By Tom Momberg
The School Construction Authority has officially withdrawn its plan to build a new high school in Bayside.
The city agency announced Tuesday it would rescind its contract to purchase the Bayside Jewish Center along with its plans to build, ending a controversy that has fanned growing frustration since it was first proposed in May.
“In addition to building great schools that foster a welcoming environment for our students and families, we are laser focused on identifying appropriate locations to increase capacity in a city where space is at a premium,” SCA President Lorraine Grillo said in a statement. “Unfortunately, we have been unable to reach a consensus with Bayside residents and local elected officials on our proposed development site for a new high school in their neighborhood. The proposal will not be moving forward; however, we remain committed to addressing overcrowding communities face.”
The SCA’s announcement came just days after state Sen. Tony Avella (D-Bayside) staged a rally outside the Jewish Center last Saturday, calling on the mayor to help the community prevent a 739-seat high school from being built on the site.
“I am elated that SCA has come to its senses and realized that this project did not make sense – I only wish they had made this decision sooner,” Avella said in a statement after the announcement to scrap the plan was announced.
City Councilman Paul Vallone (D-Bayside) sent a letter to Grillo last Friday, asking her to rescind the agency’s agreement to purchase the property.
The proposal to build a structure on the 1.2-acre Jewish center lot, 203-05 32nd Ave., struck nerves with many nearby residents. After numerous rallies and calls to local officials by members of the community, their message prevailed.
“This is the power of our community coming together — our elected representatives listening to and uniting with their constituents, and the SCA taking its first step in learning from this example,” Northwest Bayside Civic Association President Chadney Spencer said.
Community Board 11 voted 31-1 in opposition to the SCA’s proposal, putting the needs of Bayside over the priorities of the agency’s five-year capital plan for new construction. The SCA has funding for 4,045 out of the 8,500 school seats it has identified as needed in the entire borough.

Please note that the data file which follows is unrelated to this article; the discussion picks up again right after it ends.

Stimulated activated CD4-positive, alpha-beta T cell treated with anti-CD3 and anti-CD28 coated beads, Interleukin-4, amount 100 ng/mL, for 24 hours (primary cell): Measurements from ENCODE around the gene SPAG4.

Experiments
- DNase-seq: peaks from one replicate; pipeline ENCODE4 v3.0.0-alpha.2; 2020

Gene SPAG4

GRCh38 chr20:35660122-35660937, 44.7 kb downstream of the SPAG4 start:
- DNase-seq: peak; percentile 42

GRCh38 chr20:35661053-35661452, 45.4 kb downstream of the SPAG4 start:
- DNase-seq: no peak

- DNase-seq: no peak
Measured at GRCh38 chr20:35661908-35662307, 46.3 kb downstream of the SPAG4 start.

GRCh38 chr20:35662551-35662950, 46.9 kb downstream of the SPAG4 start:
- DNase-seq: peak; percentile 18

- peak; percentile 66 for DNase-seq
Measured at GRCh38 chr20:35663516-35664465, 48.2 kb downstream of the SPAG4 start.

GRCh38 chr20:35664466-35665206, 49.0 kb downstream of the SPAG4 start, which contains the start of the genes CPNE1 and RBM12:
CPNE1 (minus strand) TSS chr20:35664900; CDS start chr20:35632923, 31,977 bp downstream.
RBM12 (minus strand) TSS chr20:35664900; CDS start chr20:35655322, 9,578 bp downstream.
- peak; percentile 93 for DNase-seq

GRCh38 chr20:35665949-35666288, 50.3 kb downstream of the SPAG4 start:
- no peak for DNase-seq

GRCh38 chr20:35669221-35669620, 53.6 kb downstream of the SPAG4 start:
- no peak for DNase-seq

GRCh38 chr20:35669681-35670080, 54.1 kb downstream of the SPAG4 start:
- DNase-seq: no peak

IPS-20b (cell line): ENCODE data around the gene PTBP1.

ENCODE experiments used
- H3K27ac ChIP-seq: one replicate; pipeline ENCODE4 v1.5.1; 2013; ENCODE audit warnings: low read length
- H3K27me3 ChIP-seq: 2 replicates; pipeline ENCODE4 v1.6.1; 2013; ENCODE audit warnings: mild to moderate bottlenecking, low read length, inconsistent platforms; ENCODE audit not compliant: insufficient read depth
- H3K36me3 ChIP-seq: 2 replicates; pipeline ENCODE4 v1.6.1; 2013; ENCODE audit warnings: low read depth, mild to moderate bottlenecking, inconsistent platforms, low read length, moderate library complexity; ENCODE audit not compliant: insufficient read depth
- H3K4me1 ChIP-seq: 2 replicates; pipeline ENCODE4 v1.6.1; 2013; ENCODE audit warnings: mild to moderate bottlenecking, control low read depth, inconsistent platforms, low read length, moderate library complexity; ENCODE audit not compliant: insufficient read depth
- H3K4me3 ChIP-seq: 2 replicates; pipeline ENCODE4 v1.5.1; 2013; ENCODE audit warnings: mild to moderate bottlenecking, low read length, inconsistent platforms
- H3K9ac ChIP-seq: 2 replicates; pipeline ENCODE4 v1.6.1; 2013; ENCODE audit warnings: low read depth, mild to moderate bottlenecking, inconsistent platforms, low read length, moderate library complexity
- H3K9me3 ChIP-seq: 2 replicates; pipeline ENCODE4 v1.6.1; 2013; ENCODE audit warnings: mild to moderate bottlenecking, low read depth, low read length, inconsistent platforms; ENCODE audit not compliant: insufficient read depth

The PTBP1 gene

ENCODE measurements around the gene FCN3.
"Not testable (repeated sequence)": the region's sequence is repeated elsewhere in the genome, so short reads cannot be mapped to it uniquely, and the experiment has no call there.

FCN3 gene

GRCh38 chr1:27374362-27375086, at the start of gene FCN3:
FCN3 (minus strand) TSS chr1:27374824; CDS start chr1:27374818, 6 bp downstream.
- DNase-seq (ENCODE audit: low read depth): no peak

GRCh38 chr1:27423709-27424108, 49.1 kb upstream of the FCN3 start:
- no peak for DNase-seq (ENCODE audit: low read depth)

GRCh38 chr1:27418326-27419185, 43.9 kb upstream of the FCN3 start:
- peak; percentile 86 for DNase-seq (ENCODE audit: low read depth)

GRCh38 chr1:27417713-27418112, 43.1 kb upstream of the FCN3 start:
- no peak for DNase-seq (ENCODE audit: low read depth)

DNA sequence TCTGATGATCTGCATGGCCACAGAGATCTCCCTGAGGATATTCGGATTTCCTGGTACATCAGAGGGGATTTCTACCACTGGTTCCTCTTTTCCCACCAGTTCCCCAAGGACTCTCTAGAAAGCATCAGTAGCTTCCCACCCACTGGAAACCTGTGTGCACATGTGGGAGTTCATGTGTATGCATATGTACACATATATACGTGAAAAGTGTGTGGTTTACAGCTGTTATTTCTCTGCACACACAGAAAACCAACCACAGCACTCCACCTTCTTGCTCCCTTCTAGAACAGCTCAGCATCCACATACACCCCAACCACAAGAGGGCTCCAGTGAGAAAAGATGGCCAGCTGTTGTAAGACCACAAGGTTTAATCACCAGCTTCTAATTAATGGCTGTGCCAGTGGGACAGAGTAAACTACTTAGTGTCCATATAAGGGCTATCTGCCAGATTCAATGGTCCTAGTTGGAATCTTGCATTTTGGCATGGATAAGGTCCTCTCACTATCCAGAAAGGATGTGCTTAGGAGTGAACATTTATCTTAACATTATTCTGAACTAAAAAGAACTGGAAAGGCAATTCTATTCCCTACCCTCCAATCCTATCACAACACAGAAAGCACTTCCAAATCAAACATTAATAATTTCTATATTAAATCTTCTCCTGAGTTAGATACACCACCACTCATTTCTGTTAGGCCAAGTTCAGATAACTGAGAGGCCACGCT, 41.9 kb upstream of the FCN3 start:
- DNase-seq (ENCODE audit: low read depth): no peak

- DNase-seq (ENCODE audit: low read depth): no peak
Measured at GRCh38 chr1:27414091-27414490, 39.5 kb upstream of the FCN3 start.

The plan was set to go before the City Council for a review and vote in the coming month. Vallone, who previously supported the plan to help the SCA decide what kind of specialty school could be housed at the site, said he would oppose the plan following the CB 11 board’s vote.
Neighborhood residents and community board members claimed the size of the site would lead to the design of a structure that towered over the surrounding homes, while increased bus and car traffic on 32nd Avenue, along with little provision for parking, would worsen gridlock traffic.
“My fellow council members stood with me in their opposition, which left the SCA with no alternative course of action but to withdraw from their proposal,” Vallone said in a statement. “Our office stands ready to discuss future educational opportunities for our children and a site selection process that is open to the community from day one.”
State Assemblyman Ed Braunstein (D-Bayside) and U.S. Rep. Grace Meng (D-Flushing), along with Avella, who plans to reintroduce legislation in January to reform the SCA’s site selection process, all urged Grillo to rescind the contract to purchase the site early on.
Each of them issued statements saying they would look forward to helping the Jewish center find an appropriate organization to take over the property, which has been on the real-estate market since January.
Reach reporter Tom Momberg by e-mail at tmomb